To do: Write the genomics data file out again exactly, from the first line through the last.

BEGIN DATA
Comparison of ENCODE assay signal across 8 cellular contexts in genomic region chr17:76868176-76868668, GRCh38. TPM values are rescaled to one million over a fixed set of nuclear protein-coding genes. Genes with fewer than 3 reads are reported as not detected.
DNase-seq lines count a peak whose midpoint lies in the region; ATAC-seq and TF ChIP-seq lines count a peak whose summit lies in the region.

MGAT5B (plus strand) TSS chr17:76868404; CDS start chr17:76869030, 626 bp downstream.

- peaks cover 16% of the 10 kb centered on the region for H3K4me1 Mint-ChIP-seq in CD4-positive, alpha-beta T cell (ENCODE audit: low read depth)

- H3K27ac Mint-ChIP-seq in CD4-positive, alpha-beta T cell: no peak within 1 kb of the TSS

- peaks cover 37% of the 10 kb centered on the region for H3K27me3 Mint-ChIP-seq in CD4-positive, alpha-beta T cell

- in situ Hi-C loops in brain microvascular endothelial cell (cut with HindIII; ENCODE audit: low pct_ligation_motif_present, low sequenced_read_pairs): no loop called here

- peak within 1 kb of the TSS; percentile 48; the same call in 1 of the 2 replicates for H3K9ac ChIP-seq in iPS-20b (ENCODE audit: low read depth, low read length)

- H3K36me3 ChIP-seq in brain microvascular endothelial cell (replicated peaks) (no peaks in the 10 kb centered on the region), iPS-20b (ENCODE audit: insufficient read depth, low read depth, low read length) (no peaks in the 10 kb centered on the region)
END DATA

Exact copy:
Comparison of ENCODE assay signal across 8 cellular contexts in genomic region chr17:76868176-76868668, GRCh38. TPM values are rescaled to one million over a fixed set of nuclear protein-coding genes. Genes with fewer than 3 reads are reported as not detected.
DNase-seq lines count a peak whose midpoint lies in the region; ATAC-seq and TF ChIP-seq lines count a peak whose summit lies in the region.

MGAT5B (plus strand) TSS chr17:76868404; CDS start chr17:76869030, 626 bp downstream.

- peaks cover 16% of the 10 kb centered on the region for H3K4me1 Mint-ChIP-seq in CD4-positive, alpha-beta T cell (ENCODE audit: low read depth)

- H3K27ac Mint-ChIP-seq in CD4-positive, alpha-beta T cell: no peak within 1 kb of the TSS

- peaks cover 37% of the 10 kb centered on the region for H3K27me3 Mint-ChIP-seq in CD4-positive, alpha-beta T cell

- in situ Hi-C loops in brain microvascular endothelial cell (cut with HindIII; ENCODE audit: low pct_ligation_motif_present, low sequenced_read_pairs): no loop called here

- peak within 1 kb of the TSS; percentile 48; the same call in 1 of the 2 replicates for H3K9ac ChIP-seq in iPS-20b (ENCODE audit: low read depth, low read length)

- H3K36me3 ChIP-seq in brain microvascular endothelial cell (replicated peaks) (no peaks in the 10 kb centered on the region), iPS-20b (ENCODE audit: insufficient read depth, low read depth, low read length) (no peaks in the 10 kb centered on the region)